What’s Japan’s transportation system like?

Tokyo features one of the most extensive metropolitan transit systems in the world. It consists of Japan Rail (JR) and private train operators, numerous subway systems, and bus service. However, be prepared for a long commute. It is not uncommon for a business person to commute for two to four hours round trip each day. KCP will try to find host families and dormitories as close to the KCP campus as possible, but finding good host families is difficult. It is not always possible to find host families in downtown Tokyo.

The massive web of public transportation may seem overwhelming at first. In time, however, you will become accustomed to it and feel confident traveling anywhere in Tokyo. Most participants of this program quickly learn to explore Tokyo and its surrounding areas like a native!

The train system

Japan has an extensive rail system for access to all areas of the country. Trains are frequent and punctual. Subways and trains are relatively inexpensive, usually have some maps and signs in English, and are quite regular. Timetables differ by line, though none run 24 hours. The subway usually departs every 5–10 minutes. Trains are *always* on time.

Japan has quite a few different train lines—a web of lines, really. There are too many to list here, but getting a map of the system will really help you.  Detailed maps are available at KCP, train stations, Narita Airport, and tourist bureaus. Also, you can find phone apps for the train system: just search on “tokyo subway maps”.  Once you are more fluent in Japanese, you can find Japanese-language apps like EKISPERT. Try the apps you like—and let us know what you think of them!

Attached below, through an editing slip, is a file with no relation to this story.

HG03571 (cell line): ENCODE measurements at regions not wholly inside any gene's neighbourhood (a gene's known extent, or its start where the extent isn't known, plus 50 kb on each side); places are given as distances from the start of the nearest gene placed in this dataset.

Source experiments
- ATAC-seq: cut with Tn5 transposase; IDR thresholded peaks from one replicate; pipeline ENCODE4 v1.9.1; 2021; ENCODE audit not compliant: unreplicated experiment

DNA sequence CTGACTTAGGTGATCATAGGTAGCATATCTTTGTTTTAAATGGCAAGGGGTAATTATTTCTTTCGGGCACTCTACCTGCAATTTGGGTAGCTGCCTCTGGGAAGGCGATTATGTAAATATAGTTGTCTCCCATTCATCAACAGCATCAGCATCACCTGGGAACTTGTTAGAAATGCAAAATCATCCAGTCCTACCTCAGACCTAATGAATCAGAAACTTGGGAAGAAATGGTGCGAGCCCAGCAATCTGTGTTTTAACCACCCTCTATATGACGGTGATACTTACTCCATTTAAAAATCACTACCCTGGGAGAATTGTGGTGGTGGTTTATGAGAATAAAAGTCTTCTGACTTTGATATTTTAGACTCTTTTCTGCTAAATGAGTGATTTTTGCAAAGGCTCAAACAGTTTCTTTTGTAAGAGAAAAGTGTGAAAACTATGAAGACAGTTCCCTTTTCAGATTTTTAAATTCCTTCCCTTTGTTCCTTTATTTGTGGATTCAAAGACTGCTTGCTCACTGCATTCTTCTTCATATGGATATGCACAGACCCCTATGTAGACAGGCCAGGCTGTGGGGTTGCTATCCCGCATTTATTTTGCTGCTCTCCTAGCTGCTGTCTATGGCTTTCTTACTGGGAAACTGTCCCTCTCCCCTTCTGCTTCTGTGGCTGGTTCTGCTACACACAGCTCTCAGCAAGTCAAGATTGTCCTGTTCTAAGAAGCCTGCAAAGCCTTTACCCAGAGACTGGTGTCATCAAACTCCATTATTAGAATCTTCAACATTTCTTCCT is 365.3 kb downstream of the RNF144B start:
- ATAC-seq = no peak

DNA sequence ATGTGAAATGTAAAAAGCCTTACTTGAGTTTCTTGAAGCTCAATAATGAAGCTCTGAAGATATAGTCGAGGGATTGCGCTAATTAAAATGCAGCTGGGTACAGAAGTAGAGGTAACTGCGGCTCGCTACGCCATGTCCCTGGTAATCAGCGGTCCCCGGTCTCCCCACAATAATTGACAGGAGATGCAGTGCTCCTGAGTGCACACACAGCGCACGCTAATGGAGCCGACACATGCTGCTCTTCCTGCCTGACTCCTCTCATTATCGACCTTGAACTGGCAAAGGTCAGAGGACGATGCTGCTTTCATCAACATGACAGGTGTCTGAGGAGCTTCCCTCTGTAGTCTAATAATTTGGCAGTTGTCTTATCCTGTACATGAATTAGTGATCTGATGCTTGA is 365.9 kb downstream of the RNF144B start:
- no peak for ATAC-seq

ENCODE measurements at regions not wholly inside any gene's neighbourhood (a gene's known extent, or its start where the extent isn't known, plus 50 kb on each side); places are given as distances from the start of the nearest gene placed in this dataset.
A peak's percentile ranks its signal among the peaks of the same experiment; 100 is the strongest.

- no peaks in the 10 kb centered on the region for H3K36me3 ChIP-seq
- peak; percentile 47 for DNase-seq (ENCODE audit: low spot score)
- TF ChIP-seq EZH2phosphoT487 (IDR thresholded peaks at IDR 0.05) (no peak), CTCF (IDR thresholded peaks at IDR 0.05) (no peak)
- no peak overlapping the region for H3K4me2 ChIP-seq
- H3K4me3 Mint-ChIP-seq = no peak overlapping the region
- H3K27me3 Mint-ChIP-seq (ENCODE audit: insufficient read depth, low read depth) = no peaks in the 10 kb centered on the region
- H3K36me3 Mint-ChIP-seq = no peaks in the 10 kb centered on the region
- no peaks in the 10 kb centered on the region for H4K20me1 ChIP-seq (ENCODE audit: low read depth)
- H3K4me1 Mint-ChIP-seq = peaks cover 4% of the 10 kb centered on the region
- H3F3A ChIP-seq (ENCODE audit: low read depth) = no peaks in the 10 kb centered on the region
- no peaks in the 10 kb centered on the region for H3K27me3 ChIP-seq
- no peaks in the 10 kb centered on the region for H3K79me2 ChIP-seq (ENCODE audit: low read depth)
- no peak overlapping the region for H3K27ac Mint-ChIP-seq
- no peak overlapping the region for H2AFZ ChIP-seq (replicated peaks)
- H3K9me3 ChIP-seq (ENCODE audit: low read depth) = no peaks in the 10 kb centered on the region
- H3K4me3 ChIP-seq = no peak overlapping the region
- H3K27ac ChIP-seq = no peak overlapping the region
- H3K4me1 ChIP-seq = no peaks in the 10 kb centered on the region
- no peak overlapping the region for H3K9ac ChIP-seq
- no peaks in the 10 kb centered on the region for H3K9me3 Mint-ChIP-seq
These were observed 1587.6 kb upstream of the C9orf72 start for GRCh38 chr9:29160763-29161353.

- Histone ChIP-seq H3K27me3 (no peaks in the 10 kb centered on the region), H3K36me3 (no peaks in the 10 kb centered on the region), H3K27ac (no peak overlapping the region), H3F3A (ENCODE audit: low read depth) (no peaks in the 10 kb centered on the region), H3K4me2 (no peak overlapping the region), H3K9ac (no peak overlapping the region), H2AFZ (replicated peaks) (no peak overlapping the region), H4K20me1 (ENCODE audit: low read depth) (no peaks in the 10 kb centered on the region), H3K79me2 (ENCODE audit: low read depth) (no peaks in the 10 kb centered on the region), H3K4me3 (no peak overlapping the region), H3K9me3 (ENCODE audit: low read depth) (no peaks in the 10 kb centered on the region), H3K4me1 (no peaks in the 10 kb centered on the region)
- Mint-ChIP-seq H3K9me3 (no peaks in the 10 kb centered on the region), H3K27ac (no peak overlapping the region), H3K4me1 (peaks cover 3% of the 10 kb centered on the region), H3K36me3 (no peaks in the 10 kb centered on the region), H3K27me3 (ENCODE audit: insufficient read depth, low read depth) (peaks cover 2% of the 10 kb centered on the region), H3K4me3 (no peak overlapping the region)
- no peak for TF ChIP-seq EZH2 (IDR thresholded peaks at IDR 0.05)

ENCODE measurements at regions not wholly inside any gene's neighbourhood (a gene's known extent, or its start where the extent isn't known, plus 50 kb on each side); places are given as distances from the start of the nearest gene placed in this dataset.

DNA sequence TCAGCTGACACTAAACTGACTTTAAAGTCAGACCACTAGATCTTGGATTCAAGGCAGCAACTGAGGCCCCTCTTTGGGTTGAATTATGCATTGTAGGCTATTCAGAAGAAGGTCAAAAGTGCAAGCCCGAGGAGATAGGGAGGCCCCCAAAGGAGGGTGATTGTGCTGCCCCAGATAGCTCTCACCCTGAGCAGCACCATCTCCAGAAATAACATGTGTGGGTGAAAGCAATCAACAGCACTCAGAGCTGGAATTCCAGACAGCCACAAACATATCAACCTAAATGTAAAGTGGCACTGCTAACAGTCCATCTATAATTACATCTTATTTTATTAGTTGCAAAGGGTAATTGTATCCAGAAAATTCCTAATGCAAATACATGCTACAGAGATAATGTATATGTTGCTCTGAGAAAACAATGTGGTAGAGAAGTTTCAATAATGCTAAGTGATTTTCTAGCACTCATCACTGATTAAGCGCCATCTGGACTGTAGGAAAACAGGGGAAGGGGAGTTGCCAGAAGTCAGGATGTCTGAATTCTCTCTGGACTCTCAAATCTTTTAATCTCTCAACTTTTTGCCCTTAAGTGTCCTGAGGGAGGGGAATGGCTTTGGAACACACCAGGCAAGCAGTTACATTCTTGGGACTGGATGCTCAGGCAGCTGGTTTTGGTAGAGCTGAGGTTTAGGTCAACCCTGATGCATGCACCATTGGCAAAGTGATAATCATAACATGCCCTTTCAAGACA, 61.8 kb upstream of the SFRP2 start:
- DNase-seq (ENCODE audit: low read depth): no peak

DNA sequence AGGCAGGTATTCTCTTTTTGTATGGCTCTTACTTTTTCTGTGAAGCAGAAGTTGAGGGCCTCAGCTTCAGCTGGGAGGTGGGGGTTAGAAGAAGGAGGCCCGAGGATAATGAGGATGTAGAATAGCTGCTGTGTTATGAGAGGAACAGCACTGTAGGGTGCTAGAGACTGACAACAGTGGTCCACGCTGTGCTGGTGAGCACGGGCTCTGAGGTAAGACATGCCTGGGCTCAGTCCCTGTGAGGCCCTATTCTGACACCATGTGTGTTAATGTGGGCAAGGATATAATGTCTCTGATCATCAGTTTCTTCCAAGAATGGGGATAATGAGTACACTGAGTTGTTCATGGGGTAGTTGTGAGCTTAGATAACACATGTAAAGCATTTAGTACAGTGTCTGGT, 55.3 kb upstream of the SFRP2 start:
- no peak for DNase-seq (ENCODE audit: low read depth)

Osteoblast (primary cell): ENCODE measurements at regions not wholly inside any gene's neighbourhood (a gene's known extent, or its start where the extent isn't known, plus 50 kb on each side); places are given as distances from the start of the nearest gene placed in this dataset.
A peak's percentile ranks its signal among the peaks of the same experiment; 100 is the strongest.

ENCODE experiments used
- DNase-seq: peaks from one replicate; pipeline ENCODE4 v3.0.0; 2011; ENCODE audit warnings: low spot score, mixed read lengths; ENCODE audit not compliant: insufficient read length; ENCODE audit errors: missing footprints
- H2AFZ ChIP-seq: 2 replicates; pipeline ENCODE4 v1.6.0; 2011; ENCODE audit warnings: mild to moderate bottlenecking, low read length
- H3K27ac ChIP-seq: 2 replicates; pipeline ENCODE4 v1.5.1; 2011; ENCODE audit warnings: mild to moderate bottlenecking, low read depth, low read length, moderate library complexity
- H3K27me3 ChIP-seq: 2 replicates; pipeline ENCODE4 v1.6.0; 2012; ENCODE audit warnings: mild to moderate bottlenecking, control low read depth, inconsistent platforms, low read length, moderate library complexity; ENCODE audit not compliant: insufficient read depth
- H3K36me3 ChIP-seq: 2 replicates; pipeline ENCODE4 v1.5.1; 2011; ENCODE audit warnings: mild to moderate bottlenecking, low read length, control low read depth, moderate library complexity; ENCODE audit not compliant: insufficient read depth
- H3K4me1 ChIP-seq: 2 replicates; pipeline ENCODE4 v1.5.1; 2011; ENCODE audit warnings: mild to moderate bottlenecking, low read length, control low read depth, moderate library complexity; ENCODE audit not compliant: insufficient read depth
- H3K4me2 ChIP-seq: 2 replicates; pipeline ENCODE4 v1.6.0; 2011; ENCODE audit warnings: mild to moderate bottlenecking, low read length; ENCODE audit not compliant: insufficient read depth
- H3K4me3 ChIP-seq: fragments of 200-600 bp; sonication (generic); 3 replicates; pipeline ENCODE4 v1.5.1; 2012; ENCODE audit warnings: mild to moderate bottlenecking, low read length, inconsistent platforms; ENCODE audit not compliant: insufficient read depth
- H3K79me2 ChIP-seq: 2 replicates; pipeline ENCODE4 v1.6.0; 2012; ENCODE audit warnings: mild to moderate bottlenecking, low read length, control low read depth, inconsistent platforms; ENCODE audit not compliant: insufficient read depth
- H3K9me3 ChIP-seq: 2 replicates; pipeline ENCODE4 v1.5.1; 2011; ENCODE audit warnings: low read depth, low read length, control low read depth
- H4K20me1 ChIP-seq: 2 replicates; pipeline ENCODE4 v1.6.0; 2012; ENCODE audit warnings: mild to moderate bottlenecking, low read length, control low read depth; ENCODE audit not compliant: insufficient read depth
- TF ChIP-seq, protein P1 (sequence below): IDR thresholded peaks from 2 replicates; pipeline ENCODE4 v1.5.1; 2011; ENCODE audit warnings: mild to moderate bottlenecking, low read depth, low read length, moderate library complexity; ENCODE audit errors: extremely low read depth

Other modes of transport

Bus service is readily available within Tokyo and between Tokyo and other major Japanese cities. Ferries provide economical transportation to Japan’s many islands. Taxis are readily available but very expensive, particularly late at night.

NOTE: In a taxi, the door you enter and exit from opens and closes automatically.


In Japan, drivers drive on the left side of the road, not the right side. Be aware of this when walking on and crossing roads. KCP does not allow students to drive in Japan.


Do not hitchhike. It is not a common practice in Japan, and it can be dangerous.

Transportation pass

Those who stay at school-arranged housing receive a transportation allowance to cover your regular class commute. It is provided during your first few days at KCP.